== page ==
My sister came up from Georgia to visit this past week, and the one thing she really wanted to do was to take the maniacs to The Land of Make Believe.
Some people take their kids to Disney, some go to Great Adventure (Six Flags for you weird non-Jersey people) and some even do Dorney Park. Now, I don't object to any of those places, but I do have issues with crowds, lines, and biting my tongue around rude people, so a trip to any of those places is an exercise in selflessness and generosity (and martyring), rather than a happy day with my offspring.
LOMB is different.
My sisters and I knew the layout of the park by heart by the time we were 6. We knew the "proper" order for riding the rides, when to break out the picnic coolers, and what we would discuss with Colonel Corn (you'll see.)
Some things have changed since we were little. Specifically the admission price, which has gone way up to accommodate the new-ish "free" water park. Still, $106 for 2 adults and 3 children (kids under 2 are free) is more than reasonable for this place, in my opinion.
We got a late start on Friday (when don't I get a late start?), but that meant we were in the second line of close-to-the-exit parking. This would come in handy later!
First stop was a train ride around the park. (Okay, after the bathroom.)
With me already red and sweaty.
Followed immediately by the Tilt-A-Whirl.
Later, we discovered that a used Tilt-A-Whirl can be purchased for around $30,000. I want my own Tilt-A-Whirl. What do you think that might do to my homeowner's insurance?
M spent the day trying to be brave. She made it through some rides.
But had second thoughts on others. We became very adept at catching the ride operators' attention before they pushed the button.
This roller coaster has been here forever.
When I was little, it scared me because it was a "big" roller coaster. Now it scares me because it's an OLD roller coaster!
After riding the rides with the biggest upchuck risk, we grabbed some food, and my sister grabbed some cute shots of the maniacs.
So, we're sitting around, stuffing our faces, trying to decide whether or not we'll do the water park (I have major phobias when it comes to babies and water parks, not to mention 4 maniacs in a water park with 2 adults.) when, out of nowhere, there's a MAJOR crack of thunder. We could see everyone scrambling down the water slide lines, but most people in the dry park just kept going about their business.
I thought I was being slightly paranoid when I began discussing an exit strategy, but another scary boom and we were gathering up our food and herding the maniacs out of the park. Just as we got to the car (there's that bonus for being late!), the rain started. The kids made it in mostly dry, and my sister and I were slightly damp after loading everything in. We found out real fast that standing under the lift gate couldn't protect us from the major downpour that rushed in. And, when we finally made a break for the front seats, I got stuck slamming the lift gate, which was the equivalent of having the bucket dump in the Pirate's Cover water park.
So, we had a nice lunch in the car!
Until I dropped a french fry down my shirt. And I did think about sharing that picture, but I decided not to. You can see enough boobage in our picture with Santa.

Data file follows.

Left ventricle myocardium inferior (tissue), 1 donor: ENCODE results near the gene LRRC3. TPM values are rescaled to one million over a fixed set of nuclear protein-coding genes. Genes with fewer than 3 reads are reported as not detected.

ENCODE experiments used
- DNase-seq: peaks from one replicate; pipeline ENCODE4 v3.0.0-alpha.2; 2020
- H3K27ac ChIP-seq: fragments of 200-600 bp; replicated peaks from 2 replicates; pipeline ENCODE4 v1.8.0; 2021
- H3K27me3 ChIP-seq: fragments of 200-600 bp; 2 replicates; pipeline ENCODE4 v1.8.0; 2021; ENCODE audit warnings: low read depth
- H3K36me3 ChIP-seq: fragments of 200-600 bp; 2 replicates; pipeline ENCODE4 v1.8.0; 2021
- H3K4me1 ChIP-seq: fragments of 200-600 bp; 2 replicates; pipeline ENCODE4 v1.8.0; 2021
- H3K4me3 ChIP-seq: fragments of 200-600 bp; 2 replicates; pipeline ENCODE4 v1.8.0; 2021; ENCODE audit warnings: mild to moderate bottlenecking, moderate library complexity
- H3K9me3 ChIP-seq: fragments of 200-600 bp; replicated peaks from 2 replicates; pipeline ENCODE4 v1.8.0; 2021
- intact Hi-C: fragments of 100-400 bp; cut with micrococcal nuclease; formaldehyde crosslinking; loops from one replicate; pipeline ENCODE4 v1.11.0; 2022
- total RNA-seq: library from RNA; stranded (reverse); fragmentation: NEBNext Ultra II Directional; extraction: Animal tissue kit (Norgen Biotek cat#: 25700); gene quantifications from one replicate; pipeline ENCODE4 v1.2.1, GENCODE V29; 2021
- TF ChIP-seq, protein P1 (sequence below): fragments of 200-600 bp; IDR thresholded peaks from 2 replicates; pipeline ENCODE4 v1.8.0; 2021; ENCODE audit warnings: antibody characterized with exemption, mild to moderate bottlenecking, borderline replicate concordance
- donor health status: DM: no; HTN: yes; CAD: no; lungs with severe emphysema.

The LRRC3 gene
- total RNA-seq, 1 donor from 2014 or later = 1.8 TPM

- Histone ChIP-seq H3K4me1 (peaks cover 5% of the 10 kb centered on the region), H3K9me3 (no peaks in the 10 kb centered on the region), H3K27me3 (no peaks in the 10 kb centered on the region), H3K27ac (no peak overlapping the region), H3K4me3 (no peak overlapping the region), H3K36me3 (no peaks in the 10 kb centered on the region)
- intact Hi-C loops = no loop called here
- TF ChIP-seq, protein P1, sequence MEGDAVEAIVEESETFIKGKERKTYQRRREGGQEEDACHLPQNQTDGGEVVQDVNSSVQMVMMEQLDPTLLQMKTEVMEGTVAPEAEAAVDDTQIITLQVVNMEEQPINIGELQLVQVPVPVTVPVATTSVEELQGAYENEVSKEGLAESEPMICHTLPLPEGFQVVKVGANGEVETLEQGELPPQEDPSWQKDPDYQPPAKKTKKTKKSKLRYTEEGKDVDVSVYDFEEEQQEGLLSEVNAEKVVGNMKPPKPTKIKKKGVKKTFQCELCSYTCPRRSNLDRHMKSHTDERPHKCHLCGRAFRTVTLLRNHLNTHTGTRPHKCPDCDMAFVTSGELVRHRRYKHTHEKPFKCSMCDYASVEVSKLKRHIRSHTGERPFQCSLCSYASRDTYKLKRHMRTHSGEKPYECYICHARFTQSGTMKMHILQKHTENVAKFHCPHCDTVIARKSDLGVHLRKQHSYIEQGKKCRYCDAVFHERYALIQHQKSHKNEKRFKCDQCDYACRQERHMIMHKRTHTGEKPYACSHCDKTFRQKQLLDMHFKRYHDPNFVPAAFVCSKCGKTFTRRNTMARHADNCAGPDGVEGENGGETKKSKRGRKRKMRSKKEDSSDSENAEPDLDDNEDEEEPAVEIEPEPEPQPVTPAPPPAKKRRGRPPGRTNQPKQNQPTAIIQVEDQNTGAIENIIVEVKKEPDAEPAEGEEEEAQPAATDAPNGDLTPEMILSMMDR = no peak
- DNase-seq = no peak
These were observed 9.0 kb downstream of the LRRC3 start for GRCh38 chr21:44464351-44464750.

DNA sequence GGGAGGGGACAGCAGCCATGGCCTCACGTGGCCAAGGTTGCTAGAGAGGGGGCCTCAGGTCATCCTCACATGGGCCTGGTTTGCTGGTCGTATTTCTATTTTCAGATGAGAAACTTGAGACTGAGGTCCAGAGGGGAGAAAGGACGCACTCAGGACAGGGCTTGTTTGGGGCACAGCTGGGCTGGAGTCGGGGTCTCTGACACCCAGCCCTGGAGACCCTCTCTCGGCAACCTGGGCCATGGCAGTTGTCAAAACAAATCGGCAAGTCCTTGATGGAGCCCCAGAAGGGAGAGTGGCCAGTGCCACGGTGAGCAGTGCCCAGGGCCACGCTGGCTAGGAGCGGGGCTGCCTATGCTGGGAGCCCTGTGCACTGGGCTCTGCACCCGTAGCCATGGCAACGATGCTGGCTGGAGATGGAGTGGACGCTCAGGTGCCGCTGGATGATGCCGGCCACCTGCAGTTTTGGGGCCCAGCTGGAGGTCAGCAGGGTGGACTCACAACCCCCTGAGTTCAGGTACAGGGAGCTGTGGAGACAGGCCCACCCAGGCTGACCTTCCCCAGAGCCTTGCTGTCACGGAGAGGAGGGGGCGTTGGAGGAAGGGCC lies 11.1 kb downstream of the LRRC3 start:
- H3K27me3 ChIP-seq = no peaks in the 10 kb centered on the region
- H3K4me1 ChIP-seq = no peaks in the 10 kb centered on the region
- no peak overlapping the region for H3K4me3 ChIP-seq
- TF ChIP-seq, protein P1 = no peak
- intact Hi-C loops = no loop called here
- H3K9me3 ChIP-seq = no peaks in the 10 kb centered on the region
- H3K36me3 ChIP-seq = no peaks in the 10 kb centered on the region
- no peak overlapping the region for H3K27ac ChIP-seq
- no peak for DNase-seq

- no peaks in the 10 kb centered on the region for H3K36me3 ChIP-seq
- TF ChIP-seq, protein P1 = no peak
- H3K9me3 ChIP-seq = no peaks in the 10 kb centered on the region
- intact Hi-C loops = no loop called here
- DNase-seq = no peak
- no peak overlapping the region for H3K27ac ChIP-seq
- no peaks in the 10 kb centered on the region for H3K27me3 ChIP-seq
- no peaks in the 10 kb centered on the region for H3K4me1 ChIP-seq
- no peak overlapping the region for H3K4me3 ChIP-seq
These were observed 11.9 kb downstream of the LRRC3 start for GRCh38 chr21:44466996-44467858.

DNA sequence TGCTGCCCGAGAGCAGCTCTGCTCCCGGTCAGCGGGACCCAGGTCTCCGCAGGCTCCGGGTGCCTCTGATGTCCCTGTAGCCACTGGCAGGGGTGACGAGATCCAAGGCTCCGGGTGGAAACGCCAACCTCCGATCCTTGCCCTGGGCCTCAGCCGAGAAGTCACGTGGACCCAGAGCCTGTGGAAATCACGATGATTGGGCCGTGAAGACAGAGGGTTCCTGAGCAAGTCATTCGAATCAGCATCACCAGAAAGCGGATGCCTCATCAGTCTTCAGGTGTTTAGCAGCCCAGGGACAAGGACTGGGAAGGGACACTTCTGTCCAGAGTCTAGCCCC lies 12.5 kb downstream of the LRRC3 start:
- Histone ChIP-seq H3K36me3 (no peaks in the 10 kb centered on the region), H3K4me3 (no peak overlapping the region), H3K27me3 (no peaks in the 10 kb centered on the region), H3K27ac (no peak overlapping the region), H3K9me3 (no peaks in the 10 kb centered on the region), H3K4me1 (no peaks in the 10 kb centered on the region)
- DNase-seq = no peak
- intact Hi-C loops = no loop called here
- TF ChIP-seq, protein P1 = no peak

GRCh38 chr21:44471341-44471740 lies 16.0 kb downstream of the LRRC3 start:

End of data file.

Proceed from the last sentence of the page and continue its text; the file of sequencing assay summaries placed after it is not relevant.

The rain was immediately followed by a bright blue sky. You never would have known that it had rained if it wasn't for a few giant mud puddles on the ground, but even those disappeared fairly quickly.
So, we went on to see Santa.
The thing that kills me about Santa is that it's always HOT in his winter wonderland. To get to him, you walk into a giant fireplace and take the stairs "up the chimney," so there could be some sort of logic there. But, after climbing the dark, scary stairs (it's not uncommon for kids to freak out), you enter a dark (scary) room filled with lit up trees and fake snow. And there sits Santa, with a big fan blowing on him. One of these days, they're going to have to hook up the A/C. I'll give them another 30 years.
The kids chatted up Colonel Corn (some poor guy sits in a nearby building, carrying on conversations with little kids and rude preteens all day. Can you imagine? Not enough money in the world!), and then pumped water from the well at Jenny's house.
Jenny went out to pick berries one day, and found herself running from Indians. Er, Native Americans. When she reached the edge of the mountain, her father called from below, "Jump, Jenny, Jump!" So, she did. "There are several stories about what happened next, but we like to believe that Jenny broke her arm." Yes, we like to believe that Jenny broke her arm, her father carried her away, and the savages hell bent on nabbing the little girl went off to leave the family in peace. Yes we do.
The state officially named this Jenny Jump Mountain.
Yes, this story seriously disturbed me as a child, and I'm disappointed that my children don't seem disturbed by it at all, but I keep trying!
This ride had very inadequate seatbelts. That upset me at first. Then I realized that, if M were to freak and wind up falling out, there really wasn't far to go. We have good ER coverage. LOMB could give me their Tilt-A-Whirl, and we could forget the whole thing ever happened.
She didn't freak. I don't have a Tilt-A-Whirl.
Baby's First Cotton Candy
I tried really hard to find the old pictures of my sisters and I in the candy cane forest, but I think they must be in the back of my sister's closet, where my Little House books were hidden for 8 years. So, here are the kids (all of them) hanging around the well worn, well loved canes.
I can't tell you how many times my mom used shots of us around these candy canes for Christmas cards. So, guess what she'll get in the mail this year.
Man, I love this place. Go visit!